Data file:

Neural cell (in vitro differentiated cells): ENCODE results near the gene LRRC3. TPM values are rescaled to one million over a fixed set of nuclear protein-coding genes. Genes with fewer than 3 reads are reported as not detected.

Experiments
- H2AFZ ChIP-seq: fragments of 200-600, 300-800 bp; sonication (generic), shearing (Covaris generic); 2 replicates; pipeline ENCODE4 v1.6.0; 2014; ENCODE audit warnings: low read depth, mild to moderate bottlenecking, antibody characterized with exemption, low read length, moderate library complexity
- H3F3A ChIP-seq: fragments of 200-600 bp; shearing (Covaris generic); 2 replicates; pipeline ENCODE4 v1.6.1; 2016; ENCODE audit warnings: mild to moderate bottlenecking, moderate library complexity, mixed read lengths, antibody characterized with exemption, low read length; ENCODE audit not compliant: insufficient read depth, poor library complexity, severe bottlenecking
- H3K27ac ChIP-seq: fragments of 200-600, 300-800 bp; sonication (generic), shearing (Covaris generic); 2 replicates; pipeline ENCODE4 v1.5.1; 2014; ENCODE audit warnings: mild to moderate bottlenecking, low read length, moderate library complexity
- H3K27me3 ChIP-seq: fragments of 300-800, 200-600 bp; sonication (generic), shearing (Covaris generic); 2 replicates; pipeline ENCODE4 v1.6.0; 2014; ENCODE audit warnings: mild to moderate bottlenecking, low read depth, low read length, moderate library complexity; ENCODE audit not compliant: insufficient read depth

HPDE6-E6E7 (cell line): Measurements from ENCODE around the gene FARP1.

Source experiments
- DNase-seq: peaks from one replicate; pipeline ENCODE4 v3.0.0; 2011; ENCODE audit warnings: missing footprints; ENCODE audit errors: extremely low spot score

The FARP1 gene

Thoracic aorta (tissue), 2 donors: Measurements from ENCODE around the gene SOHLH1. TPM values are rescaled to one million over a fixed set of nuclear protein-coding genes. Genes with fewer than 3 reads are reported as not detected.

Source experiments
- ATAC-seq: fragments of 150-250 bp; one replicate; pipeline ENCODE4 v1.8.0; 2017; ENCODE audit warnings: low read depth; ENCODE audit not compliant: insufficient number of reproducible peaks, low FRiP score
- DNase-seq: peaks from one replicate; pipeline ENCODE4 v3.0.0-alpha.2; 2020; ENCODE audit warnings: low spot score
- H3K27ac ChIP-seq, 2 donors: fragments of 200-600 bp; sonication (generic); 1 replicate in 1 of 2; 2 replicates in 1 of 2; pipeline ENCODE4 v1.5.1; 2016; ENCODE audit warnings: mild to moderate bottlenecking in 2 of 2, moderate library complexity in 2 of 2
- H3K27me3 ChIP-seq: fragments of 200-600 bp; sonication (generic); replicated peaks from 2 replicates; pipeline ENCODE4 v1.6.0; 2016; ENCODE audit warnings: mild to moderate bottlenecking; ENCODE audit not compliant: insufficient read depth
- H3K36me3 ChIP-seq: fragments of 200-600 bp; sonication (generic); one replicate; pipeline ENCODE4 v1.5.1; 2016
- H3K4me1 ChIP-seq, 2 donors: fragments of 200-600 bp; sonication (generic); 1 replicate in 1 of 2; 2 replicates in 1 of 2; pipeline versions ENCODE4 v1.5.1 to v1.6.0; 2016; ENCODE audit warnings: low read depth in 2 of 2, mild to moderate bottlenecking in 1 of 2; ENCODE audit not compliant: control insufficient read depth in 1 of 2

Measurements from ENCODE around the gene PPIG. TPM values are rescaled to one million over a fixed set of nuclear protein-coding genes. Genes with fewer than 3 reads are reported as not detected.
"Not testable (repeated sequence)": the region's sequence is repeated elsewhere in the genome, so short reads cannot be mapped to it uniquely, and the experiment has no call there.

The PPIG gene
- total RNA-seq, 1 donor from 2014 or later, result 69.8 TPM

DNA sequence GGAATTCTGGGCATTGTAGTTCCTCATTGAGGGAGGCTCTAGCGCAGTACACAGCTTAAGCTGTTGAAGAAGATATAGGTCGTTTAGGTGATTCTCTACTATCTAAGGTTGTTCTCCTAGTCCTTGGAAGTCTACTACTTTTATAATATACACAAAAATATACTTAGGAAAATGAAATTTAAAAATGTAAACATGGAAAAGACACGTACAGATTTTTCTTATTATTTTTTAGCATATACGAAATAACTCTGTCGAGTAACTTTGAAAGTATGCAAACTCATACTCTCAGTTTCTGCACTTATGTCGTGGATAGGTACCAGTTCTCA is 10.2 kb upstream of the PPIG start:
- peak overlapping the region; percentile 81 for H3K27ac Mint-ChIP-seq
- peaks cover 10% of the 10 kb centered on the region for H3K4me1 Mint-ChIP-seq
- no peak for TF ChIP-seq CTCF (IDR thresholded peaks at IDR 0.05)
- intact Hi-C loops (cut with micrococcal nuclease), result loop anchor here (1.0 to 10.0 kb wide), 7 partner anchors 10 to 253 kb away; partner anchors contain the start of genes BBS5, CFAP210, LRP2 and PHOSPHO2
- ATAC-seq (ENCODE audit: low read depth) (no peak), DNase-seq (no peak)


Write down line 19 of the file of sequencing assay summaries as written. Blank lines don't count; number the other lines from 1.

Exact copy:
Measurements from ENCODE around the gene PPIG. TPM values are rescaled to one million over a fixed set of nuclear protein-coding genes. Genes with fewer than 3 reads are reported as not detected.